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World Leprosy Day 2021 Aims to Overturn the Stigma

Jan 11, 2021

The stigma surrounding leprosy lives on to this day and must end. This is the objective of World Leprosy Day, an event observed yearly on the last Sunday of January, to raise awareness of leprosy and educate the public on how it can be cured.

Members of The Leprosy Mission Australia around the world will organise church and charity events on the 31st of January, as well as hold talks about the importance of treating leprosy at its early stages to prevent it from leading to nerve degeneration and permanent disability. 

This year's World Leprosy Day bears the theme "Help Overturn the Stigma of Leprosy", which you can help realise by arranging your own Sunday or charity event with your family and friends. 

What is Leprosy?

Leprosy, otherwise known as Hansen's disease, is an infectious disease that affects the nerves, skin, upper respiratory tract, eyes and mucous membrane. It is caused by a bacteria called Mycobacterium leprae, which can be acquired through airborne transmission. If left untreated, leprosy can lead to all sorts of complications, including:

  • Blindness 
  • Hair loss [alt tag: Natural Hair Loss Treatments]
  • Kidney failure
  • Permanent nerve damage
  • Infertility
  • Facial deformity

What are the Symptoms of Leprosy

The most obvious signs of leprosy are muscle weakness, skin lesions and numbness. However, you still need to consult a doctor if you manifest any of the following symptoms:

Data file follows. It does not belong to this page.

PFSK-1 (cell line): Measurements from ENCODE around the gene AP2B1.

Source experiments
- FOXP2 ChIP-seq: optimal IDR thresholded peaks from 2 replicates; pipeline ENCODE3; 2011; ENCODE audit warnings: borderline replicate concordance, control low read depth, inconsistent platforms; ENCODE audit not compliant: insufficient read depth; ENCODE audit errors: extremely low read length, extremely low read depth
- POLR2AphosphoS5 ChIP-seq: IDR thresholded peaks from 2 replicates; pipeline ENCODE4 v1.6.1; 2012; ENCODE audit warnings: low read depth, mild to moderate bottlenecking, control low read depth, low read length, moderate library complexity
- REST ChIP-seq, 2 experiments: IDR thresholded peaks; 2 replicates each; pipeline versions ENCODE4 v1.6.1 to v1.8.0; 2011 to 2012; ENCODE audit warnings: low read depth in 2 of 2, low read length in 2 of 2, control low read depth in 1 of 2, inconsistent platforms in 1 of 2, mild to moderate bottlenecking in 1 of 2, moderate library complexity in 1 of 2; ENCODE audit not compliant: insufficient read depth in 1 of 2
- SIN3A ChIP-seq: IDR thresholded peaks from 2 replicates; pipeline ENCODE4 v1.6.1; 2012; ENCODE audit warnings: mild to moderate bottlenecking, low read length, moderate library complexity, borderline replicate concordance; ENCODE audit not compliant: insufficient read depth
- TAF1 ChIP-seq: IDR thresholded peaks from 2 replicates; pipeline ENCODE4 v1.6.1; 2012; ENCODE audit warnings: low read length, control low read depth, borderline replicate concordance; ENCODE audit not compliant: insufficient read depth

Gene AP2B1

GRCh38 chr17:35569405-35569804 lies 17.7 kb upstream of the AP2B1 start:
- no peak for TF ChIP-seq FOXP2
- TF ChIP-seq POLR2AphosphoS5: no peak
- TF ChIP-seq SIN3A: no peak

• Abnormal tissue growth underneath the skin
  • Thinning eyebrows
  • Foot ulcers
  • Thick, dry skin
  • Discoloured skin patches

How is Leprosy Treated?

Leprosy was described as an incurable disease in the Bible, but times have changed. The disease can now be treated in a span of six months to a year, depending on its severity. Modern treatment approaches include the use of corticosteroids, antibiotics and multidrug therapy.

More than treating leprosy like any other ailment, though, The Leprosy Mission sees a need for collaboration between different sectors of society to address the essential needs of a person with leprosy, which includes overcoming the stigma and becoming self-sufficient.

How Can You Contribute to World Leprosy Day 2021?

In your own unique way, you can help enrich the lives of people with leprosy. Register your church or charity event with The Leprosy Mission or donate to support the early diagnosis and treatment of people with leprosy, and ultimately help them reclaim their lives.

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FAQs About Leprosy

Does leprosy still exist today?

Yes, it does. People think leprosy is a disease of the past, but The Leprosy Mission International reports that more than 200,000 cases are diagnosed each year. The good news is that leprosy is treatable and those treated can return to their normal lives.

Who is most at risk for leprosy?

Anyone can acquire leprosy, but it's more common in children, teenagers and adults beyond the age of 30. Research shows that 95% of people who are infected with Mycobacterium leprae do not develop leprosy because they have enough T cells in their immune system to keep the disease at bay.

How do you prevent getting leprosy?

Early diagnosis and treatment are key to winning the fight against leprosy. In case you come in contact with an infected person, consult a doctor immediately.

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